Allocco added that a self-serve car wash is not a drive-through car wash, but there is currently only one category containing both.
“I request we look into this because I don’t think we’re categorizing (drive-through car washes) properly … it’s a drive through. It might not be a drive through restaurant … but it is not a self-serve where you drive your car in and spend 15 minutes spraying down your own car. You don’t have a lot of traffic with a self-serve car wash.
County Administrator Jeff Rogers announced that he and his staff will reach out to the county’s consultants to review the current classifications that may qualify for an exception, and possibly a new study that could affect change in the ITE manual.
Commissioners then discussed future increases to impact fees, and how they should occur. In recent years, state legislation (House Bill 337 and Senate Bill 750) has changed the limit on fee increases. Fees cannot increase by more than 12.5 percent per year, and cannot be increased more than 50 percent of the existing rate over four years. The exception to this rule is a demonstration of extraordinary circumstances in the past 12 months. This type of increase would require a discussion in two public workshops, and would need to be approved by two-thirds of the BOCC.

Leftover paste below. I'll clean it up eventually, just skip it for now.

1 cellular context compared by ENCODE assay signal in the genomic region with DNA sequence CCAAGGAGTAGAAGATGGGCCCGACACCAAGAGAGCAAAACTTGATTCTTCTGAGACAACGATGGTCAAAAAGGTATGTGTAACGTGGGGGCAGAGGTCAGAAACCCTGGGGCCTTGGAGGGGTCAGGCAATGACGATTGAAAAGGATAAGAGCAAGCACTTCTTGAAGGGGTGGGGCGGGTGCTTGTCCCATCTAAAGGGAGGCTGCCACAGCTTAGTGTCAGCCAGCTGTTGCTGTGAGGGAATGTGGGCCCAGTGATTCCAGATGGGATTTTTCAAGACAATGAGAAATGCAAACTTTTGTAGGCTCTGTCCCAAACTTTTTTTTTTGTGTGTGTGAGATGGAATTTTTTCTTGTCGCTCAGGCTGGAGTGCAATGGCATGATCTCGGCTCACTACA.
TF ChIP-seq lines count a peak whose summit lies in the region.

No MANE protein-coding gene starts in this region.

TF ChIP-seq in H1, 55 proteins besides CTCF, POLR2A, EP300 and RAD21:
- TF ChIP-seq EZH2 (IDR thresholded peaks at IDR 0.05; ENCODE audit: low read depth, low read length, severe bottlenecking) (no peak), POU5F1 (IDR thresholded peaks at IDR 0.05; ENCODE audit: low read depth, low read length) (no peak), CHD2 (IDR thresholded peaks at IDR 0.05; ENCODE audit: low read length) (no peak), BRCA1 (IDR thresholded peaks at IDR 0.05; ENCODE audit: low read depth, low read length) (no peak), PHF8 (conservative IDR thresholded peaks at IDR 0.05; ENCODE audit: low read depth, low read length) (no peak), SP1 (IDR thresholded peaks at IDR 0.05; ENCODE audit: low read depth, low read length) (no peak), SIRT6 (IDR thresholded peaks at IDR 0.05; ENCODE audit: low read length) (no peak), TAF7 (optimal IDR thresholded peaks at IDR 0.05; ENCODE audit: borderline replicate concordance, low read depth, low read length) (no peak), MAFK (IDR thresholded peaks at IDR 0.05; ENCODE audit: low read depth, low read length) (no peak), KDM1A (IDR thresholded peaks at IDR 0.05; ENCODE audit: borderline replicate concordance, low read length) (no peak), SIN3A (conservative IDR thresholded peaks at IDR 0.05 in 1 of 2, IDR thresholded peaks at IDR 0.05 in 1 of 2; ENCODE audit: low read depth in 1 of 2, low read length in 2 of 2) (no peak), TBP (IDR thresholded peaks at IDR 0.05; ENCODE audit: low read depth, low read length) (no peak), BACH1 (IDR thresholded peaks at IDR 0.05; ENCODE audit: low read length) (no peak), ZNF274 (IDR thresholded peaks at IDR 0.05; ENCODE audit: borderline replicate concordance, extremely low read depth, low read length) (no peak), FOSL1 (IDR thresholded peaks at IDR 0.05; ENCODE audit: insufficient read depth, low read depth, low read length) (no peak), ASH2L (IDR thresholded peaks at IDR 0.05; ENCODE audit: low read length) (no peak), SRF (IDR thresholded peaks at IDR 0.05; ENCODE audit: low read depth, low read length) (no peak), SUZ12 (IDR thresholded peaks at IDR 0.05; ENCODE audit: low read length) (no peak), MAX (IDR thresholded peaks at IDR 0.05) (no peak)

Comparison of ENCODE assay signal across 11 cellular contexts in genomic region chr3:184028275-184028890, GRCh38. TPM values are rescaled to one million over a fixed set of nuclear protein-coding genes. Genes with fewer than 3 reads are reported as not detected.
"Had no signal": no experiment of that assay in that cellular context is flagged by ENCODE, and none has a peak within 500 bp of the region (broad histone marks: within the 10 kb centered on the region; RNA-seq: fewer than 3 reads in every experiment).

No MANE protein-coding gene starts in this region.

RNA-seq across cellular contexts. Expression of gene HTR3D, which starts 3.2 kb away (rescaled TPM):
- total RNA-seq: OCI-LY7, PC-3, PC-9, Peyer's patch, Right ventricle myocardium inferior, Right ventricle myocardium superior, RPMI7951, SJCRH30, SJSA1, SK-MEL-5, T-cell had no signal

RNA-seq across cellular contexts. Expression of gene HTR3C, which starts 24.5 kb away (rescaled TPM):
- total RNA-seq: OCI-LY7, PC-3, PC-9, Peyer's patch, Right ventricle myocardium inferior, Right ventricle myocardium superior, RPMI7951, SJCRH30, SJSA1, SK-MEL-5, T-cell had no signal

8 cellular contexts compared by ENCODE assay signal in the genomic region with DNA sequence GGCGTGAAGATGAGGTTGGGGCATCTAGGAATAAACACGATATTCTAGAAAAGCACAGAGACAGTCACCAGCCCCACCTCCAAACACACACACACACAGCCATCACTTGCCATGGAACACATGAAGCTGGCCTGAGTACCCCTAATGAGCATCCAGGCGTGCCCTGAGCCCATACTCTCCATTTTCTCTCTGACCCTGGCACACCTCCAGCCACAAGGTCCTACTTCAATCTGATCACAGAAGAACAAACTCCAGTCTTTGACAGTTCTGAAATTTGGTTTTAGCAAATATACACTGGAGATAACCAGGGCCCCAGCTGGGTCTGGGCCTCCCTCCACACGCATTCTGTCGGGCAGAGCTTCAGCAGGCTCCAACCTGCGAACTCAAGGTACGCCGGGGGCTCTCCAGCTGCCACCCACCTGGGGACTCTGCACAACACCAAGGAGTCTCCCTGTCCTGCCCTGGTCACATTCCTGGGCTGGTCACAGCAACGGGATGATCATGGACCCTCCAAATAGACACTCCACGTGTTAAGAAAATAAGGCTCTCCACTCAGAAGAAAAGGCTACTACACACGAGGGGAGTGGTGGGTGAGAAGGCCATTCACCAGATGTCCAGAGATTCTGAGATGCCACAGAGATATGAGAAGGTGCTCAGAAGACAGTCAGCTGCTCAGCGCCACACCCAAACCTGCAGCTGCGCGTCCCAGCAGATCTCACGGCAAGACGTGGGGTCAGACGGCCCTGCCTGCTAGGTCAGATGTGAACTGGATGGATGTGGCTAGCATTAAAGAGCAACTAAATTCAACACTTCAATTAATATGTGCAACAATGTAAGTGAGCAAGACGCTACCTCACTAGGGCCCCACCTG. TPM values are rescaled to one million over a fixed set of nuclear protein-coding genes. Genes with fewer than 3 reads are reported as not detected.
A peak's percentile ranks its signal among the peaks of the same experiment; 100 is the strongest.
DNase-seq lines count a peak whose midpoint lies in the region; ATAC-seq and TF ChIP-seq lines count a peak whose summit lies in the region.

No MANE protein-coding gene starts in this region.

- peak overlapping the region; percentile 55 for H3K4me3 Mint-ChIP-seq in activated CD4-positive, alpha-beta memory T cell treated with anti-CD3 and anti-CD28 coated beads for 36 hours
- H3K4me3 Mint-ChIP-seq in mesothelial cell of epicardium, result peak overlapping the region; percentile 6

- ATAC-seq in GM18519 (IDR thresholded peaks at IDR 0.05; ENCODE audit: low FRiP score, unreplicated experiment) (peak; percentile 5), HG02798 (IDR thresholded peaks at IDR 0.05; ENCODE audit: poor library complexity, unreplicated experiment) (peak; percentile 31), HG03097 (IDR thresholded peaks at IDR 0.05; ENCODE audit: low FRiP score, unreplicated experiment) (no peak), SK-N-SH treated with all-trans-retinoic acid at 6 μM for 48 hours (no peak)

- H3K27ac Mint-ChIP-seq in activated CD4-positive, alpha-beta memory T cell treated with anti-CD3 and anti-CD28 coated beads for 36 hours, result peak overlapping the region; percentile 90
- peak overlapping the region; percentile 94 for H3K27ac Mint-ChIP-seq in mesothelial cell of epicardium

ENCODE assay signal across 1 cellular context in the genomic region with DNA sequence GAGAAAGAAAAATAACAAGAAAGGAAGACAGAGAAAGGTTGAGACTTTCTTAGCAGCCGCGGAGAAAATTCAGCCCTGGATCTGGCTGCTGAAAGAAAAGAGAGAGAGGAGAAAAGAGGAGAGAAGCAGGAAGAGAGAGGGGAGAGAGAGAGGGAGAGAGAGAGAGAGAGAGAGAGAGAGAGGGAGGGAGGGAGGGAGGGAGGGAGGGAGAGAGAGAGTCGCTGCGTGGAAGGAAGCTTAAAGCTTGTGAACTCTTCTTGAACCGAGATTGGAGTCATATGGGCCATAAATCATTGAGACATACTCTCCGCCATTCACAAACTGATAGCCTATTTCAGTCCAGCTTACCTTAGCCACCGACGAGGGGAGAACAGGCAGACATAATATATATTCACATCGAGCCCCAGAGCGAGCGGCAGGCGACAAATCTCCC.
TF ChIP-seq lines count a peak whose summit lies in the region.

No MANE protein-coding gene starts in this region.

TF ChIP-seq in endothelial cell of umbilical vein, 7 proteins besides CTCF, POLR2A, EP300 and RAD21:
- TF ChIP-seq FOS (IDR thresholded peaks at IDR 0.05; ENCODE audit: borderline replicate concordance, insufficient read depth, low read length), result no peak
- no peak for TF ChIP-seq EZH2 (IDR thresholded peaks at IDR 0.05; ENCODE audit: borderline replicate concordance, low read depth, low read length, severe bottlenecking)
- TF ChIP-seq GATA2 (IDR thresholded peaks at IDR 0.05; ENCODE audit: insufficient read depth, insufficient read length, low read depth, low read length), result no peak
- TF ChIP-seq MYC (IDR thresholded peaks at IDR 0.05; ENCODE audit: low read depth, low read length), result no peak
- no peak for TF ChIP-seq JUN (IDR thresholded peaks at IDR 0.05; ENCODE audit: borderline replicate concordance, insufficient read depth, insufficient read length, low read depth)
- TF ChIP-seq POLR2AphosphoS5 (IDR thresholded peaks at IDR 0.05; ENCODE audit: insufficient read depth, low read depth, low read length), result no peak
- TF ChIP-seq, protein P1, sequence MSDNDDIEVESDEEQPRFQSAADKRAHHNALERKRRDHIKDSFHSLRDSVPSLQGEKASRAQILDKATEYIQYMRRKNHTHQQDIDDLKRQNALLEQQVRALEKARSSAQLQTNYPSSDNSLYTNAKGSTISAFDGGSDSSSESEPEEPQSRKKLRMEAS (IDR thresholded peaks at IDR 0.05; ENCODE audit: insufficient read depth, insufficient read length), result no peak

At this time, commissioners are not seeking to increase impact fees more than 50 percent over the four year period.
However, there is concern that inflation, with the county’s potential growth may qualify as “extraordinary circumstances.” But the commissioners seek balance in providing services that come with new construction, and remaining an attractive location, particularly for new business.
Champion is not in favor of raising the impact fees at all, firstly because he is concerned about the faltering of current and future growth. “Growth is not guaranteed, and it’s not happening right now,” Champion said, citing a slowdown in building permits and reports from builders. Champion’s view is that if impact fees prevent new construction, future tax revenue would be flat.
Allocco disagreed, based on the number and size of housing developments that are moving into the area. Impact fees are on the agenda for the March 30th interlocal meeting between the city, county and school board.